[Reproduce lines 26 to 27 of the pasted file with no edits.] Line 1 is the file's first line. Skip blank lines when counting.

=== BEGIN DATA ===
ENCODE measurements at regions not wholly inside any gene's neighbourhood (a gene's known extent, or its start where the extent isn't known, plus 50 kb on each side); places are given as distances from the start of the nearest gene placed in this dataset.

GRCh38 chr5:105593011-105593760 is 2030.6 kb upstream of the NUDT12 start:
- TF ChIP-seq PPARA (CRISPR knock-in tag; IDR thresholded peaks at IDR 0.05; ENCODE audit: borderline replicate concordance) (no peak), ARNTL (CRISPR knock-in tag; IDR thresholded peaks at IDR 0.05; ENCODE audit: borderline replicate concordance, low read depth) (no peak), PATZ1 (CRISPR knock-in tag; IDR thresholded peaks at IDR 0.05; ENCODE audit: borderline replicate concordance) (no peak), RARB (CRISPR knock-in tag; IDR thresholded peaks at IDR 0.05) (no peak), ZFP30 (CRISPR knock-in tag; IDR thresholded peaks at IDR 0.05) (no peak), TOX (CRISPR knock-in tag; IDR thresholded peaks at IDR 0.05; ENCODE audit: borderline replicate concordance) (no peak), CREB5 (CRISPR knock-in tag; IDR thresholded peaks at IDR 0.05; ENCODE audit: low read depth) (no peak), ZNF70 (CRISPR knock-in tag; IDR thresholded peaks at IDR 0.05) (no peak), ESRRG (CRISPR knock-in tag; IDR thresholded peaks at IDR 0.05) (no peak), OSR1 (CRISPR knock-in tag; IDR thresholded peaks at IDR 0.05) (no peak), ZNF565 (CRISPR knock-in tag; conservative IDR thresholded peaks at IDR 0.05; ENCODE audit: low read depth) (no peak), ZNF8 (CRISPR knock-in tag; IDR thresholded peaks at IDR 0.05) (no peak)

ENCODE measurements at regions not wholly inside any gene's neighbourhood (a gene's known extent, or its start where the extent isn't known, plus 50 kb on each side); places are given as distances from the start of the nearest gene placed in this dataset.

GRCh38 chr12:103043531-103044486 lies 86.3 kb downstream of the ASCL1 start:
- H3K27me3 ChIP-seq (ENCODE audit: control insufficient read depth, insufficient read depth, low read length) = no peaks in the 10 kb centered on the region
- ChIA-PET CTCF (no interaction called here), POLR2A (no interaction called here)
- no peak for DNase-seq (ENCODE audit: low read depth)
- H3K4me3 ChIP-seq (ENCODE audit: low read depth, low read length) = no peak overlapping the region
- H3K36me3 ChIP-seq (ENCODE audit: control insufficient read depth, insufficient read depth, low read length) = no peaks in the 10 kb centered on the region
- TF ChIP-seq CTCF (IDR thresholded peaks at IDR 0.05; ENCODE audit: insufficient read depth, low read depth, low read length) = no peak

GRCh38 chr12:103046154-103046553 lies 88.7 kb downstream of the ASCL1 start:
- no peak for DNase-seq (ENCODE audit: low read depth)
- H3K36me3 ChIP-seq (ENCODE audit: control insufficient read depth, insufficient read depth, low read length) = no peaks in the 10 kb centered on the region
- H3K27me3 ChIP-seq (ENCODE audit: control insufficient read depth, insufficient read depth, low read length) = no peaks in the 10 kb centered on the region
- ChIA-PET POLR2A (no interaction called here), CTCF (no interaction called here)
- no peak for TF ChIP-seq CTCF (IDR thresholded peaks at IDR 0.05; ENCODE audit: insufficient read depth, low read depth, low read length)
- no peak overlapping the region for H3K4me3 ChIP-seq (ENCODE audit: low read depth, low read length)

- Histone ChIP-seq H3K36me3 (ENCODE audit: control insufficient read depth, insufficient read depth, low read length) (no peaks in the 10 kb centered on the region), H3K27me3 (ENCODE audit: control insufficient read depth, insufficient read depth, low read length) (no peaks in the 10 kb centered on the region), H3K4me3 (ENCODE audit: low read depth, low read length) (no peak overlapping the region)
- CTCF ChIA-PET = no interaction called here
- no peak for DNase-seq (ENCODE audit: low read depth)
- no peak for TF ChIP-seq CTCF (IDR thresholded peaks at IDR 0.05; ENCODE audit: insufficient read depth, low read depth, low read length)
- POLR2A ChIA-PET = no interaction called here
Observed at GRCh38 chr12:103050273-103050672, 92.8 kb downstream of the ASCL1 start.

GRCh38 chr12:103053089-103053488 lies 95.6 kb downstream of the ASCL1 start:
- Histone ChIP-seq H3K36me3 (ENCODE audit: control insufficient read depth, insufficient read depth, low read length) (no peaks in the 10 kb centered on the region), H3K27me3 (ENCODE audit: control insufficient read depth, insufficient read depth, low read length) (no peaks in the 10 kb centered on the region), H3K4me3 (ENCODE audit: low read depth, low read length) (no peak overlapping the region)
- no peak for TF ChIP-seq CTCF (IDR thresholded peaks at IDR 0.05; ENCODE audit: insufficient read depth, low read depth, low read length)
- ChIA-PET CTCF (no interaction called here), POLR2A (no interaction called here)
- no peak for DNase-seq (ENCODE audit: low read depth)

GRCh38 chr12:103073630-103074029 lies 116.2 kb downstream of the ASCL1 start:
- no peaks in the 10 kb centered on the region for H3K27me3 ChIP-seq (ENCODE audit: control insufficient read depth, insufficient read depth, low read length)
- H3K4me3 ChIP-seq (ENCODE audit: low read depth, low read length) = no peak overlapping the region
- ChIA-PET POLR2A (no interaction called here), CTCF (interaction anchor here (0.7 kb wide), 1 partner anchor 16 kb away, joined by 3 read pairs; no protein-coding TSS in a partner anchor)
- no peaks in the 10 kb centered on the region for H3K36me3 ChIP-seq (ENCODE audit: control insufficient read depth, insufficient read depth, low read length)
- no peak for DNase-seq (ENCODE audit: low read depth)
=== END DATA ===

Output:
- Histone ChIP-seq H3K36me3 (ENCODE audit: control insufficient read depth, insufficient read depth, low read length) (no peaks in the 10 kb centered on the region), H3K27me3 (ENCODE audit: control insufficient read depth, insufficient read depth, low read length) (no peaks in the 10 kb centered on the region), H3K4me3 (ENCODE audit: low read depth, low read length) (no peak overlapping the region)
- no peak for TF ChIP-seq CTCF (IDR thresholded peaks at IDR 0.05; ENCODE audit: insufficient read depth, low read depth, low read length)